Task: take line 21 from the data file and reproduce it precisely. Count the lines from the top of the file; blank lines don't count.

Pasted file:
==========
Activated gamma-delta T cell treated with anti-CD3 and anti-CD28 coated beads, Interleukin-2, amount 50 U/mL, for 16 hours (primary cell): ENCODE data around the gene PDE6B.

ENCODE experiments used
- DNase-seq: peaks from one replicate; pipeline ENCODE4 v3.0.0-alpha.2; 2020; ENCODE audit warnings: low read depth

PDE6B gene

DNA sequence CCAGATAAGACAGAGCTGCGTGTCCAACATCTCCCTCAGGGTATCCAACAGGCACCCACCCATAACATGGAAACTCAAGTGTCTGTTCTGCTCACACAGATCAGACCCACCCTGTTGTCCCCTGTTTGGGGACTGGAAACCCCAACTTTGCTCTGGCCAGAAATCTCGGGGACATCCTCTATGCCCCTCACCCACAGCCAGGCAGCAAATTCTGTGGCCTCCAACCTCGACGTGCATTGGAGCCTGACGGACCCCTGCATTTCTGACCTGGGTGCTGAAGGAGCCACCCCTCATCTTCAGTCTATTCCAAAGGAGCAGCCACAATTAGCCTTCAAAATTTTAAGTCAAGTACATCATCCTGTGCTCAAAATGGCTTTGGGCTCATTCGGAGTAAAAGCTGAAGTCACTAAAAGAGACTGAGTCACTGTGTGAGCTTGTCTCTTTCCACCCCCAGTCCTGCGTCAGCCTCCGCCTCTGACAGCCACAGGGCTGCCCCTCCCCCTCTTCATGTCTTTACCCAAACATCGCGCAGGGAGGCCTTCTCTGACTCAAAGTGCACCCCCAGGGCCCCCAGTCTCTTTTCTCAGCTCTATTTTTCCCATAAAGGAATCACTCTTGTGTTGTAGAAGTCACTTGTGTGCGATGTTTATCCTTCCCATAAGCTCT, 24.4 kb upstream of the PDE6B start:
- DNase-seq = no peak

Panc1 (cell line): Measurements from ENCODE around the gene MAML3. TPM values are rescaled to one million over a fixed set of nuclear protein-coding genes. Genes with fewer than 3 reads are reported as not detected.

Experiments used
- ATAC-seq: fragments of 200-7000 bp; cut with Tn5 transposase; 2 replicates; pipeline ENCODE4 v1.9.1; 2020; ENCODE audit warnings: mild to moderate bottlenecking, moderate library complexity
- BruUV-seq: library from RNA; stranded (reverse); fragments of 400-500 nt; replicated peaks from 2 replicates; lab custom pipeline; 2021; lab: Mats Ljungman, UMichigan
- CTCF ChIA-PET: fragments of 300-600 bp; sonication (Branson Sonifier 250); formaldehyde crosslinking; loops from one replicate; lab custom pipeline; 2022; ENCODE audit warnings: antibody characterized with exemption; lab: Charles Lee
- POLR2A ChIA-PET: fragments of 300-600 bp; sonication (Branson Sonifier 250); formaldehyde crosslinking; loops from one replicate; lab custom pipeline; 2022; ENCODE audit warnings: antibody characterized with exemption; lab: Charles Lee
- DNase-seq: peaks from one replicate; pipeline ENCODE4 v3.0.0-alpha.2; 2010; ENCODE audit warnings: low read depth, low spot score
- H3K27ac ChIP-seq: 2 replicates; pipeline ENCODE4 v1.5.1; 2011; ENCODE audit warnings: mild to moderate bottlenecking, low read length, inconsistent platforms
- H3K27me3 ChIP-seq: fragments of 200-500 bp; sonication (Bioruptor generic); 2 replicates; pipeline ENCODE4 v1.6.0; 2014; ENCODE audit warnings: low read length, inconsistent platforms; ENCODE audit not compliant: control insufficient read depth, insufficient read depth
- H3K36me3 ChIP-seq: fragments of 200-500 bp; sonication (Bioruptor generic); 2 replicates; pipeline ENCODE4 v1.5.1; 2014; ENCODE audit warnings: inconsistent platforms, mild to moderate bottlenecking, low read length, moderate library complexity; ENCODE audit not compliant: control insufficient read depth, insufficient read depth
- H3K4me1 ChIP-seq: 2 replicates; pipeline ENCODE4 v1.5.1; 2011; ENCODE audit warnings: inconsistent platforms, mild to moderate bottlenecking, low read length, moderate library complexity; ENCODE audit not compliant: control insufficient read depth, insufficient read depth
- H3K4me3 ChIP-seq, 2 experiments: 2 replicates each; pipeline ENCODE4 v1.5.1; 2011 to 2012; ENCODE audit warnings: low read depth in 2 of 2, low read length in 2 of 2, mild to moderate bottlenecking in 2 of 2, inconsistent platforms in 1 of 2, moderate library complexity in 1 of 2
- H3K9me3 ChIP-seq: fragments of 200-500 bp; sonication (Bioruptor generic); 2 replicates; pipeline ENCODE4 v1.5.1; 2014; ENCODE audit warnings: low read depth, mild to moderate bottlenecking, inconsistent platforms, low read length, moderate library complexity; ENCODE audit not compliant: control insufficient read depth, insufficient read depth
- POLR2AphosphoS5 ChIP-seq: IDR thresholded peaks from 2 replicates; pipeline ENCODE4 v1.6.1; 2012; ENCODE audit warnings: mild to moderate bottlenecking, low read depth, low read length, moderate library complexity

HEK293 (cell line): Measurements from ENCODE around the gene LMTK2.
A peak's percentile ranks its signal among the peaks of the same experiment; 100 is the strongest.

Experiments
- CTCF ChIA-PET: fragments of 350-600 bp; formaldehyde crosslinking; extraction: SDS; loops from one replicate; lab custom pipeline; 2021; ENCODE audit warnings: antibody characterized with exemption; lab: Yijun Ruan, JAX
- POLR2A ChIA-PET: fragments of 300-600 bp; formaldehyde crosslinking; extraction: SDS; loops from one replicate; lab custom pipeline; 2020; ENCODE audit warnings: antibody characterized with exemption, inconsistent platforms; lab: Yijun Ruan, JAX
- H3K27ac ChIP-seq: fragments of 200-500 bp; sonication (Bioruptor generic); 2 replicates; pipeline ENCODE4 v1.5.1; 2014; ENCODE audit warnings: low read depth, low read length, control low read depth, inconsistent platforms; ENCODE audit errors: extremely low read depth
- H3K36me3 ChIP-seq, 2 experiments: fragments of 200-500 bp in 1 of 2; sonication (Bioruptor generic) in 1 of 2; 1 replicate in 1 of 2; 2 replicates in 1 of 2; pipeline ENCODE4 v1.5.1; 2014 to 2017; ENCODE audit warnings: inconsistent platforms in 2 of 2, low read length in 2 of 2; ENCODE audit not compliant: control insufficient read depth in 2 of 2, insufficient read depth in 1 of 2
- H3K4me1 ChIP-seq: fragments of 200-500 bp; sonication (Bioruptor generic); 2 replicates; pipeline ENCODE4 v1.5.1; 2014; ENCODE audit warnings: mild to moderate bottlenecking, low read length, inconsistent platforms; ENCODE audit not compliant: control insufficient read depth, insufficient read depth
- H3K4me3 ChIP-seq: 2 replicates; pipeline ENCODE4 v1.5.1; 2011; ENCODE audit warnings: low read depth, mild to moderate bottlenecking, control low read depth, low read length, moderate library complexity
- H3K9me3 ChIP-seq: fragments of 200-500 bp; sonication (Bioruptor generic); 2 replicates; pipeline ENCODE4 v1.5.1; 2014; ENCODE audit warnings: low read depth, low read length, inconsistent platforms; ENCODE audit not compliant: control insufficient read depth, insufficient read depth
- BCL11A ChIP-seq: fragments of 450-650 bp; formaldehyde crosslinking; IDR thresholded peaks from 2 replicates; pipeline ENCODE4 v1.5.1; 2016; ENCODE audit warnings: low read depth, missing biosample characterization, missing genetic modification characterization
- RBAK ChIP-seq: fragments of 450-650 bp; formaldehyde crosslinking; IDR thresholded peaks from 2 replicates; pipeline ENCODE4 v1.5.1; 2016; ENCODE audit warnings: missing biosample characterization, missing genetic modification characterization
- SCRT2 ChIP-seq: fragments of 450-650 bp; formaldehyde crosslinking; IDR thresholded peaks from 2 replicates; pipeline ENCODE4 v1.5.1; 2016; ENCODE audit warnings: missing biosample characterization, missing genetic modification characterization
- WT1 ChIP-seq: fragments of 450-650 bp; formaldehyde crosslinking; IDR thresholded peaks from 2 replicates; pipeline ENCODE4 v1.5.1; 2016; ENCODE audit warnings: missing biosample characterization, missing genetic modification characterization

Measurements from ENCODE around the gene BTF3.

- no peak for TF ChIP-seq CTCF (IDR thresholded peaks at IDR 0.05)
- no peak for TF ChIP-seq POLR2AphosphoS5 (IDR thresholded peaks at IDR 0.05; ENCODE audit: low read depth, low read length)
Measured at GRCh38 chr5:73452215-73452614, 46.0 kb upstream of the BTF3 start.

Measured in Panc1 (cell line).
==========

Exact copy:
HEK293 (cell line): Measurements from ENCODE around the gene LMTK2.